What do science, culture, and policy have in common? In order to improve the quality and affordability of health care, all three have to change. This message is central to Sage Bionetworks‘ mission and the theme from this year’s Sage Commons Congress held April 15th and 16th in San Francisco.
What’s the problem?
Biology is complex. This complexity makes it difficult to understand why some people are healthy and why others get sick. In some cases we have a clear understanding of the biochemical origins of health conditions and their treatments. Unfortunately, most drugs are effective for only a fraction of the people they treat, and in the cases where drugs are effective, their effectiveness is diminished by side effects. The most striking problems being adverse events, which are the sixth leading cause of death in the U.S.
One way to cost effectively improve health care is to increase the efficacy of treatments in greater numbers of individuals. Also referred to as personalized medicine, the idea is that future treatments are accompanied by diagnostic tests that indicate the treatment’s effectiveness. Accomplishing this goal requires that we understand the ways in which drugs affect their specific and non-specific targets with much higher precision. We also need to understand each target’s role in its biological pathway. However, as we attempt to break systems down into pathways and their component parts, a problem emerges. The components participate in multiple pathways and pathways interact with other pathways to form higher-ordered networks, and these interactions vary within individuals.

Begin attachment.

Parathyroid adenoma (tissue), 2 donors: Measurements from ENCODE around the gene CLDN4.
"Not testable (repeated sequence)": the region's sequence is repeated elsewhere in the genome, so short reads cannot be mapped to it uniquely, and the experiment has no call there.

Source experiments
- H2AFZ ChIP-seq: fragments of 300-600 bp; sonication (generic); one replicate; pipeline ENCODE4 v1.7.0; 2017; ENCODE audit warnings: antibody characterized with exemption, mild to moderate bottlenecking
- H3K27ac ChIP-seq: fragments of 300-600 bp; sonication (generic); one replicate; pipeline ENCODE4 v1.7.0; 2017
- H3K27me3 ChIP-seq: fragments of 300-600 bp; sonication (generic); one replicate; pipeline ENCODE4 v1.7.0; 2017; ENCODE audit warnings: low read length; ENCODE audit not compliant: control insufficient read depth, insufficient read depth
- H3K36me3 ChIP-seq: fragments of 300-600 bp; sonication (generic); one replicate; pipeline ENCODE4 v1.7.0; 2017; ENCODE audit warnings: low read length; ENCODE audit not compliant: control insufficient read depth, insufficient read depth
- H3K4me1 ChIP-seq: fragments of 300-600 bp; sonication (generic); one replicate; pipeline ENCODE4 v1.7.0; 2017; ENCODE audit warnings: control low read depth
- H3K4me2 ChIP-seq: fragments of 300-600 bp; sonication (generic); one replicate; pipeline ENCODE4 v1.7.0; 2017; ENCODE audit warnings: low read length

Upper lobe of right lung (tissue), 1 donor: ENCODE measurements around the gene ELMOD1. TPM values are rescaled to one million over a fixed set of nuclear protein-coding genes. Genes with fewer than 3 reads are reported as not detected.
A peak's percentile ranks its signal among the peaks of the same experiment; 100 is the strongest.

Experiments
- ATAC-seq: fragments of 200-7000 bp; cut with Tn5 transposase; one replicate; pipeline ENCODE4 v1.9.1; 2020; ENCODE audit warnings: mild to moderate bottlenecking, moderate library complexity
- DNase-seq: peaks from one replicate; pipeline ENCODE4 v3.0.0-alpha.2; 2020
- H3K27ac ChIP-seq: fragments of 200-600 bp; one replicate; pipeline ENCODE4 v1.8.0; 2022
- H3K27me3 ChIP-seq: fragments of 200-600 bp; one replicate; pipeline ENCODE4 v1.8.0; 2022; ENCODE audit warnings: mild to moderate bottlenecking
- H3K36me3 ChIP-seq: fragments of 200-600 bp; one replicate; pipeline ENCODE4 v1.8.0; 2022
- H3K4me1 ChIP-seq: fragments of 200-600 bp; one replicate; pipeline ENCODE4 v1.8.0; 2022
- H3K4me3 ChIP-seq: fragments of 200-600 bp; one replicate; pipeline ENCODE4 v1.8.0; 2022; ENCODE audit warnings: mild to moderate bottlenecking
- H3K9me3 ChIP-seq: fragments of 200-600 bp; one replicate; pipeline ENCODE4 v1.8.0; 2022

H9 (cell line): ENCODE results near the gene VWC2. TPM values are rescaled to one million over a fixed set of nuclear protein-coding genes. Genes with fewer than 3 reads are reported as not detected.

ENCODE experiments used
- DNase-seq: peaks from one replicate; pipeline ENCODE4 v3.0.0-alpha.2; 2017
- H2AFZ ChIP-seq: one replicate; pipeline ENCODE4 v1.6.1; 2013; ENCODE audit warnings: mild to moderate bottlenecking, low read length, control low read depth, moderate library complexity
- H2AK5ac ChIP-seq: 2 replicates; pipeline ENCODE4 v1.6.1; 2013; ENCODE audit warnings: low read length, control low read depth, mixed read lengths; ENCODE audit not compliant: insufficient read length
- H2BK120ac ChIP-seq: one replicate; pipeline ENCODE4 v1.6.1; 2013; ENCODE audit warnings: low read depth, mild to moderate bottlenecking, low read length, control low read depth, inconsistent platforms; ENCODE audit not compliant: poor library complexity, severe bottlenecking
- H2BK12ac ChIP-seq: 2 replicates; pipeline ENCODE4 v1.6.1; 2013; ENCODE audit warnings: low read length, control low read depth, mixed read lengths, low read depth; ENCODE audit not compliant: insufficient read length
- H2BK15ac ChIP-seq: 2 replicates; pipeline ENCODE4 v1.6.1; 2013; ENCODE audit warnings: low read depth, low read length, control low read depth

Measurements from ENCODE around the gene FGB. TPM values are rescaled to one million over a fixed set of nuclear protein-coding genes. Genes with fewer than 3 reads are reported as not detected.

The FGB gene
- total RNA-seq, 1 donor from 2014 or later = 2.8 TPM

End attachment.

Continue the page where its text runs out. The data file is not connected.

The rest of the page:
When visualized, biological networks look a lot like LinkedIn, Facebook, or Twitter networks. In these social networks, individuals participate in many groups and have connections to one another. Unlike social networks, which are easy to dissect, our biological networks comprise millions of interactions between proteins, DNA, RNA, chemicals, and microorganisms. Studying these networks requires advanced data collection technologies, computer programs, software systems, and social interactions. Therein lies the rub.
More data isn’t enough
Turning the vision of personalized therapies into reality requires a large numbers of scientists who understand the power of global analyses and can work together in research communities. Hence, one part of the Sage mission is to get greater numbers of scientists to adopt new approaches. Another part is getting them to share their data in useful ways.
Accomplishing this goal requires changing the research culture from one that emphasizes individual contributions to one that promotes group participation. Our publish or perish paradigm, combined with publication business models, discourages open-access and data sharing. It also reduces innovation. According to data presented by Aled Edwards, when faced with the opportunity to look at something completely new, we focus on well-known research problems. Why? Because funding is conservative and doing the same thing as your peers has less risk.
Bottom line, we need to take more risk in our research and take more risk sharing data pre and post publication. Taking more risk means we need to trust each other more.
Simply increasing data availability, however, is not enough. We also need to change … Next Page »
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